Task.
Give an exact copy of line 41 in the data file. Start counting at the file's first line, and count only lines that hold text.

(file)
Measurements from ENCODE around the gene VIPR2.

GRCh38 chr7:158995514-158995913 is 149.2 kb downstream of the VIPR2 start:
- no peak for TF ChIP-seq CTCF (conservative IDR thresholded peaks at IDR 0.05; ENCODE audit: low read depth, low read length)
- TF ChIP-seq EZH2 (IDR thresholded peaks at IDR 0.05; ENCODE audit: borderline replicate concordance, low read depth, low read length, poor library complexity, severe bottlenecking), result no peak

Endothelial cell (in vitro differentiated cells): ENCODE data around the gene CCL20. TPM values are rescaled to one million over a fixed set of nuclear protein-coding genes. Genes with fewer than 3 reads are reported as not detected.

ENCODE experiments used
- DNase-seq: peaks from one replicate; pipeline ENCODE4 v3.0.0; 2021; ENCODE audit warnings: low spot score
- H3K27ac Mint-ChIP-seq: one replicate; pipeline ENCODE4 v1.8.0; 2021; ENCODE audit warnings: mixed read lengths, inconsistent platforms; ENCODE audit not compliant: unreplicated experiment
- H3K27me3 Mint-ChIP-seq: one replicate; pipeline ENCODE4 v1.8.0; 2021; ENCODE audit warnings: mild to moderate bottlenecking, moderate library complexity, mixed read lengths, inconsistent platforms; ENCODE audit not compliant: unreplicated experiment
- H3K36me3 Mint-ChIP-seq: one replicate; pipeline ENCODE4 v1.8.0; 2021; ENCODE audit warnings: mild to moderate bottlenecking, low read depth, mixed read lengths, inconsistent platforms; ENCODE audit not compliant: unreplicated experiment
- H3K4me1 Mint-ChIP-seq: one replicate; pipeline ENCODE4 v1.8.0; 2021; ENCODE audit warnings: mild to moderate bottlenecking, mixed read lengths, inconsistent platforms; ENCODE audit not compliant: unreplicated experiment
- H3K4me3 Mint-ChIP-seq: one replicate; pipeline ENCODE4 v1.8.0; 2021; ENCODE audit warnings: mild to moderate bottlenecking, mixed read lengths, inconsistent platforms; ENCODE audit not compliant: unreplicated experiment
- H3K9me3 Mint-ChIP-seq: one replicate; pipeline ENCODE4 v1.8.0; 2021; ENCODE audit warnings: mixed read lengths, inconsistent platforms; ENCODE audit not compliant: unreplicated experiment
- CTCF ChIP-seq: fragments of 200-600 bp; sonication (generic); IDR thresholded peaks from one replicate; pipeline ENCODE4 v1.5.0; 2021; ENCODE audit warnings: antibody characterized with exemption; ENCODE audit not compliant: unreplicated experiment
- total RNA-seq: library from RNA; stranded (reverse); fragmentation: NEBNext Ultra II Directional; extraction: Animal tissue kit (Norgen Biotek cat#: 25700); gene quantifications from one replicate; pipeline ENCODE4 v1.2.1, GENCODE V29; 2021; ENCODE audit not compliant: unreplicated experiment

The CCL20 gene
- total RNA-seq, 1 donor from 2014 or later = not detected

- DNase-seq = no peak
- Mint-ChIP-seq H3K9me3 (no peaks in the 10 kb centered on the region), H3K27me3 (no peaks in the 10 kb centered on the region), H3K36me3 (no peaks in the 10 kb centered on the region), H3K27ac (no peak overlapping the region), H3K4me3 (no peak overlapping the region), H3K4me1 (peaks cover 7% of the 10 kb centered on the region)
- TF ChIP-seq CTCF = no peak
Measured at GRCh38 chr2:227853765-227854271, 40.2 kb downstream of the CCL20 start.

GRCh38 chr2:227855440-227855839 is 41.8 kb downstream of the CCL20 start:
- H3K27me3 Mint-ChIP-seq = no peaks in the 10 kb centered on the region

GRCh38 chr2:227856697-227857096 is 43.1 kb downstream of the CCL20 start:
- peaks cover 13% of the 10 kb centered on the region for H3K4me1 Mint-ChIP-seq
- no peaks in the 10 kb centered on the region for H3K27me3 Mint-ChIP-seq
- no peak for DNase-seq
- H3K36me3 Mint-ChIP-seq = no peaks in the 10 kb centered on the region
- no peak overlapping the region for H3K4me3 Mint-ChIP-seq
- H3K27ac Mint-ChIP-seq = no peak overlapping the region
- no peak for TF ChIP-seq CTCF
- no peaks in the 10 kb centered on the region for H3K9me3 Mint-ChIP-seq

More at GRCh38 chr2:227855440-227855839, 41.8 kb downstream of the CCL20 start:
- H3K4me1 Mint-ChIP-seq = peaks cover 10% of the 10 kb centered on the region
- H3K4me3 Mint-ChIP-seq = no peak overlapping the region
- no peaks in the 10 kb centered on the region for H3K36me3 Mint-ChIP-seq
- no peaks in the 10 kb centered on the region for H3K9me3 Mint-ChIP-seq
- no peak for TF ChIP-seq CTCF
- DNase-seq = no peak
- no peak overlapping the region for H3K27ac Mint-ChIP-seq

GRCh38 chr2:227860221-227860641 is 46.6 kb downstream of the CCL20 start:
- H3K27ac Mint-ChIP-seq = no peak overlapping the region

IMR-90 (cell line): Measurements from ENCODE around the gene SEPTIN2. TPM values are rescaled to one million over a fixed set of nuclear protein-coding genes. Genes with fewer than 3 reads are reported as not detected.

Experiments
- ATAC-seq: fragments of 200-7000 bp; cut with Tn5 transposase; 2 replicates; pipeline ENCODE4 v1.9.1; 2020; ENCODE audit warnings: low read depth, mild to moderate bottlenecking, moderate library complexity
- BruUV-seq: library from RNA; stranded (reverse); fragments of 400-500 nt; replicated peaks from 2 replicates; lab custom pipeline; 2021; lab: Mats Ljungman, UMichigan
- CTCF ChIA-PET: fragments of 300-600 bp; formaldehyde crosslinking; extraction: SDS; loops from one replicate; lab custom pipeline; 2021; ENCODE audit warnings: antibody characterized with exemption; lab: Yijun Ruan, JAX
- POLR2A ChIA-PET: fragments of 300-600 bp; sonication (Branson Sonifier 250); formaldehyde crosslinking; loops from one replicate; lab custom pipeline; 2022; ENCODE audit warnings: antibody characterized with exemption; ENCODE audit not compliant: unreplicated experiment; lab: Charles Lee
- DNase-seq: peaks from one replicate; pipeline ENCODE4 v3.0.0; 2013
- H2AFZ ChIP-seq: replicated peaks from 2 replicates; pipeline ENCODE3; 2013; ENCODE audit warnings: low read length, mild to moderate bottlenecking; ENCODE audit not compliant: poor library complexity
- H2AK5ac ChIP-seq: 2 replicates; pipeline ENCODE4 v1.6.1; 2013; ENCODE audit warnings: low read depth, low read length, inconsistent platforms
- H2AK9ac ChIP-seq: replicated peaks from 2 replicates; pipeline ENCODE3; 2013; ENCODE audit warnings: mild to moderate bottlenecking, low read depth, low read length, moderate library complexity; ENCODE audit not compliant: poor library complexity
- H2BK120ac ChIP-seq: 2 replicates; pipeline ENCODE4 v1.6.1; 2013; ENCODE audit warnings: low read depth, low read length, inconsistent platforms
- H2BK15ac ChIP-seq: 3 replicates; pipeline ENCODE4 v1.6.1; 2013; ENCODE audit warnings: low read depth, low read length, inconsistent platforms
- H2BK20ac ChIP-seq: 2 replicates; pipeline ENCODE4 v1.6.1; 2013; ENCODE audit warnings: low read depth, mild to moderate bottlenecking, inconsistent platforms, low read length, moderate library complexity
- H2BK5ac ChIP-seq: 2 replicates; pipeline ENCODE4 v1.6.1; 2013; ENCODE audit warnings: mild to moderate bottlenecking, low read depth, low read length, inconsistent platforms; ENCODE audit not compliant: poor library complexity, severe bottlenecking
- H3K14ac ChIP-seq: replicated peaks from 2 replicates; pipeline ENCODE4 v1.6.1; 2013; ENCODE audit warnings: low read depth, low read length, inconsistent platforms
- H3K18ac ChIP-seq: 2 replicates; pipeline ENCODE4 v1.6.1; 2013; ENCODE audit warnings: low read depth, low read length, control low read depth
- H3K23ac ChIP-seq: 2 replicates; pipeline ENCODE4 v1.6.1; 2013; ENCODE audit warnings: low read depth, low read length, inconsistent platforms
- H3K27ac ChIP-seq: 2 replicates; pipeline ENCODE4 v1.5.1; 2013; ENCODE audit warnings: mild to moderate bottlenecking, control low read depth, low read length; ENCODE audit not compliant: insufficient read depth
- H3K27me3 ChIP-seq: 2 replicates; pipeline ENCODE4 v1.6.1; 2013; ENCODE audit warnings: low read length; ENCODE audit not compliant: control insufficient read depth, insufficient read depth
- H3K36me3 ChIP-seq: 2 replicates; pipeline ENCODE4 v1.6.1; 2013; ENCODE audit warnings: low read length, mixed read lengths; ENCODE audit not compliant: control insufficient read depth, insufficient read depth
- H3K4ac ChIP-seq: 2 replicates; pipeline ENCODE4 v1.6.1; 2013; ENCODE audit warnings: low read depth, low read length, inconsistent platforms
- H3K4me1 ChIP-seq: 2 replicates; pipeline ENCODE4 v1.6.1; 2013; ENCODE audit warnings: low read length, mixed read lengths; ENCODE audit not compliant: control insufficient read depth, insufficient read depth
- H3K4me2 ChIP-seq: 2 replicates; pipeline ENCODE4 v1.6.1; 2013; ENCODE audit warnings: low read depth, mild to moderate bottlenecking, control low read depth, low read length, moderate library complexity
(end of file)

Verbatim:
GRCh38 chr2:227860221-227860641 is 46.6 kb downstream of the CCL20 start: